Cloud computing systems have had a great run lately, delivering value on several fronts to help enterprises lead some impressive transformative efforts. With new cloud systems, companies are changing the way they do business, seeing both lower expenses and, in some cases, better revenue as a result. Recently, Kable Market Research conducted a study on this front, and found that the already growing trend is likely to carry on in a growth pattern for at least the next year.
The good news here is that a large number of enterprises—from major enterprise figures to the small and medium-sized business (SMB) market—are all able to get in on this action, and that diversity of range and use cases will help give the market a nudge. Indeed, many have been looking at hybrid cloud services—a mix of traditional, on premises operations and cloud-based systems—as a means to take advantage of the cloud's flexibility while still satisfying the demands of various regulators. Throw in the value of and need for an increasingly mobile workforce and the value of cloud systems is clear.
As noted, the wide number of use cases is likely to fuel demand. Currently, about 13.5 percent of the cloud's market share is in the retail sector, while healthcare operations took up another 10.8 percent, and government operations 10.4 percent. There's a good mix of private and public cloud systems involved, as larger enterprises shoulder the cost burden of private clouds for better security and reliability, while smaller firms enjoy the cost-effective nature of public cloud.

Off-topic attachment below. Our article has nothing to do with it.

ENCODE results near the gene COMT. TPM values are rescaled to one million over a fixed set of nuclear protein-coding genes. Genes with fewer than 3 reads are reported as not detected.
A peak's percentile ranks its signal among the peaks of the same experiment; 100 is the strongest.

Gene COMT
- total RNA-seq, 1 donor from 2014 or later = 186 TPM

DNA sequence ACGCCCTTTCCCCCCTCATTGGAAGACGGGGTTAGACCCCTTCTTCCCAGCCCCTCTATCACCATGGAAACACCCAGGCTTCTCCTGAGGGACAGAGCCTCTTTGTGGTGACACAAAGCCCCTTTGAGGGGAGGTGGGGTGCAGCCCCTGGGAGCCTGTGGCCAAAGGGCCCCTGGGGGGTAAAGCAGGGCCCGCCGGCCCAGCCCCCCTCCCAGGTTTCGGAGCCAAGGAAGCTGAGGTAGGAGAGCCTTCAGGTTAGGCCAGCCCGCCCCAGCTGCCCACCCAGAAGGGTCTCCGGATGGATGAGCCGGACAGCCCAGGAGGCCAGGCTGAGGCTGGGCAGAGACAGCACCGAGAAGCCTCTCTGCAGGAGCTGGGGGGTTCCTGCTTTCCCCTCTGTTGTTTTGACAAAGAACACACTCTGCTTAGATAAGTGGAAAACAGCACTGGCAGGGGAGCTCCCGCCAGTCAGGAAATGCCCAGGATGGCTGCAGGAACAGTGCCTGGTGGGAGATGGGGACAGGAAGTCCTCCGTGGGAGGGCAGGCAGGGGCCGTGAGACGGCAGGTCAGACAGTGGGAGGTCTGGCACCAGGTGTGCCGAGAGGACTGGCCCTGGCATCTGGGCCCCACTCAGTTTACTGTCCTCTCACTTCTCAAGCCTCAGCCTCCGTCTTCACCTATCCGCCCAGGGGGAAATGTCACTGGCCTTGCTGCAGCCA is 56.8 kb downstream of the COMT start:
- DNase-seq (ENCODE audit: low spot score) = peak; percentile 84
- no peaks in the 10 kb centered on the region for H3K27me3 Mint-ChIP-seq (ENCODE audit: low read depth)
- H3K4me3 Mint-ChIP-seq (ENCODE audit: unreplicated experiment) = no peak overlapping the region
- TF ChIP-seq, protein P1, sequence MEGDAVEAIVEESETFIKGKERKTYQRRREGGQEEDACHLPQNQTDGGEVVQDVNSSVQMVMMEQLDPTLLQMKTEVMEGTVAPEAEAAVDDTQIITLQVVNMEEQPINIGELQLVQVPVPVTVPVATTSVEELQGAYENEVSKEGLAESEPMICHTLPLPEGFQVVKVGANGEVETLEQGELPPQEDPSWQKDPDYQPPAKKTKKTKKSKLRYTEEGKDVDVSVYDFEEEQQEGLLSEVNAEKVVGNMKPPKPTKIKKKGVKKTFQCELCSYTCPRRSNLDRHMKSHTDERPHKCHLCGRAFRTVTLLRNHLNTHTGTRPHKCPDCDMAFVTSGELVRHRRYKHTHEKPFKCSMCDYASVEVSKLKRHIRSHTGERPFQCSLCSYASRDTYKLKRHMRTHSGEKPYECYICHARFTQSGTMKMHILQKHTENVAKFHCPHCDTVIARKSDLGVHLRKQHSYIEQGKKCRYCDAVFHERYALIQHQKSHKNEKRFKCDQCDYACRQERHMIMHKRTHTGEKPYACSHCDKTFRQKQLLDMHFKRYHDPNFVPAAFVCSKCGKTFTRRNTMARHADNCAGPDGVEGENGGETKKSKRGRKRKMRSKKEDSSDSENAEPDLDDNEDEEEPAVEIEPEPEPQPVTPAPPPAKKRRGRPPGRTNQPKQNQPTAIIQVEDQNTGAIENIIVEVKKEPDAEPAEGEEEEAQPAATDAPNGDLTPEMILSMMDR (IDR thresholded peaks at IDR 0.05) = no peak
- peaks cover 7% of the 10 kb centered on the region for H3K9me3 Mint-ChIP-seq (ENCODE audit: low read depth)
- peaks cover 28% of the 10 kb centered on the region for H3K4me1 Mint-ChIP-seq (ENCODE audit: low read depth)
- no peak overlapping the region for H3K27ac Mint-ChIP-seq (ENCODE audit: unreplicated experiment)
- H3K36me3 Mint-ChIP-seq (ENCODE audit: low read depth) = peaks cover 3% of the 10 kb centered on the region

Perhaps the cloud computing market's biggest challenge, meanwhile, is convincing those who aren't currently cloud users that cloud-based systems are safe. It was a widely-felt concern in the early days of cloud technology that putting valuable, proprietary information into such systems was asking for trouble, a point that has been carefully mitigated over the years yet still remains a concern of many.
This is actually good news, in a way. When large portions of a market have one major objection, it becomes comparatively easy to design marketing and sales pitches in a fashion that addresses that shortcoming. Whether it's testimonials from current users—a sort of predecessor to influencer marketing—or specific focus on new augmentations to security, addressing the “it's not safe enough” objection can be a major focus effort. That's likely to break down some walls in the process and improve sales—and thus market share—from there.
The cloud computing marketplace has already delivered quite a bit to the field, and its power isn't likely to wane any time soon. Whether Kable's projections come to pass or not, this is still a big new part of the landscape, and one that most of us will come in contact with at some point.
Edited by Alicia Young